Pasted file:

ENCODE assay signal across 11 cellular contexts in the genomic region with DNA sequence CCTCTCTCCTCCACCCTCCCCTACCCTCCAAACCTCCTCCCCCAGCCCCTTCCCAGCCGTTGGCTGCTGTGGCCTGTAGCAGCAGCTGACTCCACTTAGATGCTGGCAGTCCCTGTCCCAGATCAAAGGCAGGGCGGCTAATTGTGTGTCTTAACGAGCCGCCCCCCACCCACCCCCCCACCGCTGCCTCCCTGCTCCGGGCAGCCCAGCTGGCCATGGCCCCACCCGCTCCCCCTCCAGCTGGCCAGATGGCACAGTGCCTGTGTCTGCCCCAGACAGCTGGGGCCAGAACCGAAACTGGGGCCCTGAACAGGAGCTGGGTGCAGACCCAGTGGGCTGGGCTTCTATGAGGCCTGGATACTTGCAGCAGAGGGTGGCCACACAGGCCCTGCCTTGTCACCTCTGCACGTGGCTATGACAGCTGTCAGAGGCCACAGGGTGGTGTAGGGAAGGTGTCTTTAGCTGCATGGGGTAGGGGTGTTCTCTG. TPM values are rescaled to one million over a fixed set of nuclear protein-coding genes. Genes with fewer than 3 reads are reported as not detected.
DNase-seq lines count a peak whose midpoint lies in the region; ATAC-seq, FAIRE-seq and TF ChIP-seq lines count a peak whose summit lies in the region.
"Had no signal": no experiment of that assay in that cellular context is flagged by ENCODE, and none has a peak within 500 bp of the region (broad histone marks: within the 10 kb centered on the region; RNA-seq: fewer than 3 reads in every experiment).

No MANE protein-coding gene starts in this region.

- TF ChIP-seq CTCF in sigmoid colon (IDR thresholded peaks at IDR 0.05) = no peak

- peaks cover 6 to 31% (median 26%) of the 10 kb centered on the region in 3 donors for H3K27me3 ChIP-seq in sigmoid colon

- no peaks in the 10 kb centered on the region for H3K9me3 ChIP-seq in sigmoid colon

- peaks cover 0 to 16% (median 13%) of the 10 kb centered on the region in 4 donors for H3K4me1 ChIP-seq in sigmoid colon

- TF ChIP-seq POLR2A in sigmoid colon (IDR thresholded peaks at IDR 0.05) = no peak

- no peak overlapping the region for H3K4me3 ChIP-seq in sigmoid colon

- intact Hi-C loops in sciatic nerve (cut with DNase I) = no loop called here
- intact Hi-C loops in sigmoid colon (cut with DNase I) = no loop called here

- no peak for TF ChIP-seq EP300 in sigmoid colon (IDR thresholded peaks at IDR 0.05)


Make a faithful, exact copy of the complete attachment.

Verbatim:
ENCODE assay signal across 11 cellular contexts in the genomic region with DNA sequence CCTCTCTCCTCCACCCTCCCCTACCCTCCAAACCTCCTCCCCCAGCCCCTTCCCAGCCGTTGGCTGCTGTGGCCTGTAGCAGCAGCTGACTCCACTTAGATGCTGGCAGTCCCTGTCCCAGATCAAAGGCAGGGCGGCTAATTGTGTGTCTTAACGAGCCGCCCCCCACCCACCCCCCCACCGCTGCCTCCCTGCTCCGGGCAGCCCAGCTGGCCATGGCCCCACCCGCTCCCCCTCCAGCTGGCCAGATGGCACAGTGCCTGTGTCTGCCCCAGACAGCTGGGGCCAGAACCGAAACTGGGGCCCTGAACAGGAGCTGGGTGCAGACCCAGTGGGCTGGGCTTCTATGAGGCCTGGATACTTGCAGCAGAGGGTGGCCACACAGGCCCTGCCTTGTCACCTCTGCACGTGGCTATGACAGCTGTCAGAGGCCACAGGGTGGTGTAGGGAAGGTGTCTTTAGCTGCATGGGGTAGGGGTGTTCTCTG. TPM values are rescaled to one million over a fixed set of nuclear protein-coding genes. Genes with fewer than 3 reads are reported as not detected.
DNase-seq lines count a peak whose midpoint lies in the region; ATAC-seq, FAIRE-seq and TF ChIP-seq lines count a peak whose summit lies in the region.
"Had no signal": no experiment of that assay in that cellular context is flagged by ENCODE, and none has a peak within 500 bp of the region (broad histone marks: within the 10 kb centered on the region; RNA-seq: fewer than 3 reads in every experiment).

No MANE protein-coding gene starts in this region.

- TF ChIP-seq CTCF in sigmoid colon (IDR thresholded peaks at IDR 0.05) = no peak

- peaks cover 6 to 31% (median 26%) of the 10 kb centered on the region in 3 donors for H3K27me3 ChIP-seq in sigmoid colon

- no peaks in the 10 kb centered on the region for H3K9me3 ChIP-seq in sigmoid colon

- peaks cover 0 to 16% (median 13%) of the 10 kb centered on the region in 4 donors for H3K4me1 ChIP-seq in sigmoid colon

- TF ChIP-seq POLR2A in sigmoid colon (IDR thresholded peaks at IDR 0.05) = no peak

- no peak overlapping the region for H3K4me3 ChIP-seq in sigmoid colon

- intact Hi-C loops in sciatic nerve (cut with DNase I) = no loop called here
- intact Hi-C loops in sigmoid colon (cut with DNase I) = no loop called here

- no peak for TF ChIP-seq EP300 in sigmoid colon (IDR thresholded peaks at IDR 0.05)